Using Twitter Lists To Expand Your Audience :: Magnet Minute (video)

This week on the Magnet Minute, Amy discusses the Twitter Lists feature to help you expand your audience and increase networking efficiency.

After being on Twitter for a while, you might find yourself following a lot of people. Twitter Lists is a great feature to can in order to add people to niche groups, enabling you to break down and focus your networking efforts on the site.

There are two forms of Twitter Lists: public and private. When public lists are created, anyone can see them from your profile and from the profiles of those people you added to the lists. People can also subscribe to the list if they find it useful in some way. Those added to the list will receive a notificated in their Mention and Interactions tab, which lets them they were added to by you and provides them a link to the list. Private lists are for the creator’s eyes only. People added will not be notifed and no one else can subscribe.

Because people can subscribe to public lists, they present a great opportunity to help you differentiate between the various groups of people you follow. They also create resources for your followers, who might be interested in following those people as well. For instance, if you were to see a blog post naming its favorite people in a particular industry, you could find them on Twitter and add them to a list. You could then let your network know you made it easier to follow that group of people, promoting it by adding the list’s link in the comments section of the blog post, for example. I did this with Business Insider’s 30 Women Under 30 Most Important In Tech that came out this week.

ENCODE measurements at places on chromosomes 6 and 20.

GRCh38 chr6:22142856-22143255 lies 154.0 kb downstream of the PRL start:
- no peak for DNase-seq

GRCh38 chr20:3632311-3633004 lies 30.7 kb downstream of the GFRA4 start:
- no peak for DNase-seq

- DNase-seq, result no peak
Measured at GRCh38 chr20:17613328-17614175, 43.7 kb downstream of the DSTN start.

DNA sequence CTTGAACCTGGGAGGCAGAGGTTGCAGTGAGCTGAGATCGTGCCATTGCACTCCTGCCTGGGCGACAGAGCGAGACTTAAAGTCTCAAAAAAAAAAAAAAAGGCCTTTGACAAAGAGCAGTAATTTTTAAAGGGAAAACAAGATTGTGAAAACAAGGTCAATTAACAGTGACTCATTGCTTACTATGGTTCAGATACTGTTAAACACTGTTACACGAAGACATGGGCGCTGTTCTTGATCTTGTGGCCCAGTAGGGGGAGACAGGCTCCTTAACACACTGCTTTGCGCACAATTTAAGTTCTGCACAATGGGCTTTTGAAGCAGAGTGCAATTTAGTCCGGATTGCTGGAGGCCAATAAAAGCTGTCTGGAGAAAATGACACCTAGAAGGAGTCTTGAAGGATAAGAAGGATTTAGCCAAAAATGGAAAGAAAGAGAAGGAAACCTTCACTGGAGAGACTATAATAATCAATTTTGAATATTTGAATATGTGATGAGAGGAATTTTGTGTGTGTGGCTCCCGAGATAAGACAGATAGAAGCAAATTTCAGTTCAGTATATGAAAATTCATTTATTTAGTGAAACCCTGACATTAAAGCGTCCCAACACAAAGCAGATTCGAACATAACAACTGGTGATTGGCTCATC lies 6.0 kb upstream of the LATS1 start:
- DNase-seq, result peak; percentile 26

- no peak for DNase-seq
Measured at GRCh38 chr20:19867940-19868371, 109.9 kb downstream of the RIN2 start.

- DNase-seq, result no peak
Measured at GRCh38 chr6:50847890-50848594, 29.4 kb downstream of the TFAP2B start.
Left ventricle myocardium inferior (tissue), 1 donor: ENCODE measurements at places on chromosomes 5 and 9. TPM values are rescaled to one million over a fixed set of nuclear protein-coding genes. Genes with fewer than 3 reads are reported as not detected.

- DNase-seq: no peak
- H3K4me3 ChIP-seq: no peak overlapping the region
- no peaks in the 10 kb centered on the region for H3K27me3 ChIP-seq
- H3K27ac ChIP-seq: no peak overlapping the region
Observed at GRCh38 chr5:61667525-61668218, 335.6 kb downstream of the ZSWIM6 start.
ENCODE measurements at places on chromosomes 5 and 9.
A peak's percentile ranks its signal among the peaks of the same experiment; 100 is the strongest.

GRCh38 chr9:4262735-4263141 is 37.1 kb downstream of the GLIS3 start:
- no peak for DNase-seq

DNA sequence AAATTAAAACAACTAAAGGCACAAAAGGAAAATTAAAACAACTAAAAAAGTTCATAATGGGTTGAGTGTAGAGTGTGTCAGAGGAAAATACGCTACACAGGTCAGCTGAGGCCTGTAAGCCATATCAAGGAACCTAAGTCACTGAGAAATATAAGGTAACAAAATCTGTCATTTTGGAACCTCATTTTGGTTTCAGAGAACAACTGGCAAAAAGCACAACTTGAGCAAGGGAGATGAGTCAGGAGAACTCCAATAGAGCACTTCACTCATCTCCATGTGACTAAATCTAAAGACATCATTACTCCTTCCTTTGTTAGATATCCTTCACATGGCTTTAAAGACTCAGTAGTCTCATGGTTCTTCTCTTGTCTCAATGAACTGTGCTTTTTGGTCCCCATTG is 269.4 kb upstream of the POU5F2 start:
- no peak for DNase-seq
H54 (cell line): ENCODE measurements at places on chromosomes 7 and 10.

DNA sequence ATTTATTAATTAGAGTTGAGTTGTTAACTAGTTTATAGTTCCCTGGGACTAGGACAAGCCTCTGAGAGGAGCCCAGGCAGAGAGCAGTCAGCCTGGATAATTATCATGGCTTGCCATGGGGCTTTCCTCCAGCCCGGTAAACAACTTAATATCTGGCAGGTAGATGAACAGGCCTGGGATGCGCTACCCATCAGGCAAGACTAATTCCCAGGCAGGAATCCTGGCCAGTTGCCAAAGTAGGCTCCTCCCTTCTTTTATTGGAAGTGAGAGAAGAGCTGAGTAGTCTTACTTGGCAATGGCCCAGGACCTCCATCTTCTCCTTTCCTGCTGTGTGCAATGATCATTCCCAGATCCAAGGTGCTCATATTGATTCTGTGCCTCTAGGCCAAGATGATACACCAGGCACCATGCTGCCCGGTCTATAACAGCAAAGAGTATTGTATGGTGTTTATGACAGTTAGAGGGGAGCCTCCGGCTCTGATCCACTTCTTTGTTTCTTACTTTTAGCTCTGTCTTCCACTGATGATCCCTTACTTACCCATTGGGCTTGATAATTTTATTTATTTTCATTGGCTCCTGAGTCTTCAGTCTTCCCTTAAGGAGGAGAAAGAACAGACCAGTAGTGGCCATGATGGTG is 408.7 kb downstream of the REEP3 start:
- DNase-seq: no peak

Private lists are also beneficial for you so you can remember how you know people, what they do, and any other niche information that might be helpful. You could create a new Twitter list for people you met at a conference, or a list of local people in your industry, or a list of news sources you trust, etc. Sometimes these are things you want to track publicly, but in the case you’d rather no one else sees who you’re following via lists, private one come in handy. (After all, I don’t want people to know I very easily forget faces and names in public and need Twitter to help me brush up on the ones I’ll see more often.)

How do you like to use the Twitter Lists feature?

Any thoughts on using Twitter lists? Do you use them now, or do you plan to in the future? Let us know in the comments and connect with us on Twitter, Facebook, Google+, and LinkedIn.

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